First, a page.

The life, property and honour of a dhimmi is to be respected and protected in exactly the same way as that of a Muslim citizen. There is no difference between Muslim and non-Muslim citizens in respect of civil or criminal law; and the Islamic state shall not interfere with the personal law of non-Muslims. They will have full freedom of conscience and belief and will be entitled to perform their religious rites and ceremonies. As well as being able to practise their religion, they are entitled to criticise Islam. However the rights given in this respect are not unlimited: the civil law of the country has to be fully respected and all criticism has to be made within its framework.

These rights are irrevocable and non-Muslims can only be deprived of them if they renounce the convenant which grants them citizenship. However much a non-Muslim state may oppress its Muslim citizens, it is not permissible for an Islamic state to retaliate against its non-Muslim subjects. This injunction holds good even if all the Muslims outside the boundaries of an Islamic state are massacred.

Executive and Legislature

The responsibility for the administration of the Government in an Islamic state is entrusted to an Amir (leader) who may be likened to the President or the Prime Minister in a Western democratic state. All adult men and women who accept the fundamentals of the constitution are entitled to vote in the election for the leader.

The basic qualifications for the election of an Amir are that he should command the confidence of the largest number of people in respect of his knowledge and grasp of the spirit of Islam; he should possess the Islamic attribute of fear of Allah; he should be endowed with the quality of statesmanship. In short, he should be both able and virtuous.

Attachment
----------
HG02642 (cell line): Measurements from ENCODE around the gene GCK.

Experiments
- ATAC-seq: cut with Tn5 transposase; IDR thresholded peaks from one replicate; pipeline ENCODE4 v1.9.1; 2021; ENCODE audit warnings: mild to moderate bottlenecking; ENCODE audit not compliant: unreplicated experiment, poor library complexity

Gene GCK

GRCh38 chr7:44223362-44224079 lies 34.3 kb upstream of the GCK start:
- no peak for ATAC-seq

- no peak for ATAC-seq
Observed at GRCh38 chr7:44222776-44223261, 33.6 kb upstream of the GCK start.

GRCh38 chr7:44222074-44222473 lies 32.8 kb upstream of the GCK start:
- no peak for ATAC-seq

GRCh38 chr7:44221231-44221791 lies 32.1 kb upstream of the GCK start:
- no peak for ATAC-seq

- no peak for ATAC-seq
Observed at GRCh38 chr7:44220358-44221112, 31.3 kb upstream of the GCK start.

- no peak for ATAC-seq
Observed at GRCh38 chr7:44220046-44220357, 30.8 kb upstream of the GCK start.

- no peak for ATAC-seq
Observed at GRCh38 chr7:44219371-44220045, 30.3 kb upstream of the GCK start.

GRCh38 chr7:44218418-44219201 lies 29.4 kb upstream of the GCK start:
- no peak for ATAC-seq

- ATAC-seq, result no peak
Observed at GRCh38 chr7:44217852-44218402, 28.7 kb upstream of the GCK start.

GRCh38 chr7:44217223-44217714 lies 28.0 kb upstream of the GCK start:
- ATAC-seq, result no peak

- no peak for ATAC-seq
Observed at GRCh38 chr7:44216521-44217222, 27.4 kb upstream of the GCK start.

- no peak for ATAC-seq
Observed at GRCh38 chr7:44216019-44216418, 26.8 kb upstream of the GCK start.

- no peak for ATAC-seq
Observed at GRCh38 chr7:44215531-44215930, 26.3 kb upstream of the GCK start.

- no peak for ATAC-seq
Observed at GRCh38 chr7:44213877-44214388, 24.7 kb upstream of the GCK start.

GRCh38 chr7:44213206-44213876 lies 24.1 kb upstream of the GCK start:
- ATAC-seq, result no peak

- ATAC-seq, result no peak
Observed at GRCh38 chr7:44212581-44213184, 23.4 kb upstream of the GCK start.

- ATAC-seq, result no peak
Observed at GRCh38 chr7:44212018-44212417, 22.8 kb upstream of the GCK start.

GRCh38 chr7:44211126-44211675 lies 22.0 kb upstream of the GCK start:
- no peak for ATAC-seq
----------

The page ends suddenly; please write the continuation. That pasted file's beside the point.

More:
A Shura (consultative council), elected by the people, will assist and guide the Amir. It is obligatory for the Amir to administer the country with the advice of his Shura. The Amir can retain office only so long as he enjoys the confidence of the people, and must resign when he loses this confidence. Every citizen has the right to criticise the Amir and his Government, and all responsible means for the expression of public opinion should be available.

Legislation in an Islamic state should be within the limits prescribed by the Shari‘ah. The injunctions of Allah and His Prophet are to be accepted and obeyed and no legislative body can alter or modify them or make any new laws which are contrary to their spirit. The duty of ascertaining the real intent of those commandments which are open to more than one interpretation should devolve on people possessing a specialised knowledge of the law of Shari‘ah. Hence, such matters may have to be referred to a sub-committee of the Shã r~ comprising men learned in Islamic law. Great scope would still be available for legislation on questions not covered by any specific injunctions of the Shari‘ah, and the advisory council or legislature is free to legislate in regard to these matters.

In Islam the judiciary is not placed under the control of the executive. It derives its authority directly from the Shari‘ah and is answerable to Allah. The judges will obviously be appointed by the Government but, once appointed, will have to administer justice impartially according to the law of Allah. All the organs and functionaries of the Government should come within their jurisdiction: even the highest executive authority of the Government will be liable to be called upon to appear in a court of law as a plaintiff or defendant. Rulers and ruled are subject to the same law and there can be no discrimination on the basis of position, power or privilege. Islam stands for equality and scrupulously adheres to this principle in the social, economic and political realms alike.

 Author: Abul Ala Maududi

This page is taken from http://www.jamaat.org